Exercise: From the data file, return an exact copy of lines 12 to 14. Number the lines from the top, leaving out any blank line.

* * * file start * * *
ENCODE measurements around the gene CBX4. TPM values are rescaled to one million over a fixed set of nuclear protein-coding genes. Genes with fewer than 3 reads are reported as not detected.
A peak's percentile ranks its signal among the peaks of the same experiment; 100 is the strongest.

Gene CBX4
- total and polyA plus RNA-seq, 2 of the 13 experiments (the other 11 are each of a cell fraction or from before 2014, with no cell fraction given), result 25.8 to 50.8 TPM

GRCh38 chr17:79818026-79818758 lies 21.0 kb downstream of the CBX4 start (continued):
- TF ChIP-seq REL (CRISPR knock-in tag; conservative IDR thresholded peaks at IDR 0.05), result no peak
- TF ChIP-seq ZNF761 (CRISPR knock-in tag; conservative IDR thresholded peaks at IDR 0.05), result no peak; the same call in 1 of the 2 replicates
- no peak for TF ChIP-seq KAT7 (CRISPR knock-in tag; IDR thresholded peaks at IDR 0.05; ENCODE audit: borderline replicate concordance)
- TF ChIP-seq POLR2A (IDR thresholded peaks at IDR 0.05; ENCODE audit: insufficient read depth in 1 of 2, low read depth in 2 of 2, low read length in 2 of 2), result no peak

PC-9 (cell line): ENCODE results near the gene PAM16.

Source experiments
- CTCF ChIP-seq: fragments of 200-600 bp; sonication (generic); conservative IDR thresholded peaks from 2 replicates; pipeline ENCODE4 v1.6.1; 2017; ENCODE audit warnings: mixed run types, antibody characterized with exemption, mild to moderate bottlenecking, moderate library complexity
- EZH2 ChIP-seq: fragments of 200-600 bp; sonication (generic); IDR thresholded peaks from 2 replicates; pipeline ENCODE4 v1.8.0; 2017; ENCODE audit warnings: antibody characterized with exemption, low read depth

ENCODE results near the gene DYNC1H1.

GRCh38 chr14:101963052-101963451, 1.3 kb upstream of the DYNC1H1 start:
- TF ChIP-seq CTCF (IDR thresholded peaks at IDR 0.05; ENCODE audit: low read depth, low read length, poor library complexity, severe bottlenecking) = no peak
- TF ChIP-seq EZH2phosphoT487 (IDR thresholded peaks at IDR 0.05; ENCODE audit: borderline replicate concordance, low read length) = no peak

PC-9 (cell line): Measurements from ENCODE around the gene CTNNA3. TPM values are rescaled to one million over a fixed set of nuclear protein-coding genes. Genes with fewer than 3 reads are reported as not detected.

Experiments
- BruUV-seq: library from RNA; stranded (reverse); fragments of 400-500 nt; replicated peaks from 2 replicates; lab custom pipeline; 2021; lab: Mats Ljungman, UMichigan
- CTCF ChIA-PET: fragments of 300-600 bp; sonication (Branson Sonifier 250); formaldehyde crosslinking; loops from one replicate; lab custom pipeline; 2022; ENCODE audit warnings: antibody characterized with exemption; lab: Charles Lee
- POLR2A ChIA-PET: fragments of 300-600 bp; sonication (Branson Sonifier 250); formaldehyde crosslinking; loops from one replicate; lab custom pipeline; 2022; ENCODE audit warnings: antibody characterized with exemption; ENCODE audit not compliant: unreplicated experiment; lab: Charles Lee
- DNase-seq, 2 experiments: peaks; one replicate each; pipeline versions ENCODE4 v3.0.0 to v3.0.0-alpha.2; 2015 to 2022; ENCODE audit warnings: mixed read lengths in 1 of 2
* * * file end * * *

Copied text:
- CTCF ChIP-seq: fragments of 200-600 bp; sonication (generic); conservative IDR thresholded peaks from 2 replicates; pipeline ENCODE4 v1.6.1; 2017; ENCODE audit warnings: mixed run types, antibody characterized with exemption, mild to moderate bottlenecking, moderate library complexity
- EZH2 ChIP-seq: fragments of 200-600 bp; sonication (generic); IDR thresholded peaks from 2 replicates; pipeline ENCODE4 v1.8.0; 2017; ENCODE audit warnings: antibody characterized with exemption, low read depth

ENCODE results near the gene DYNC1H1.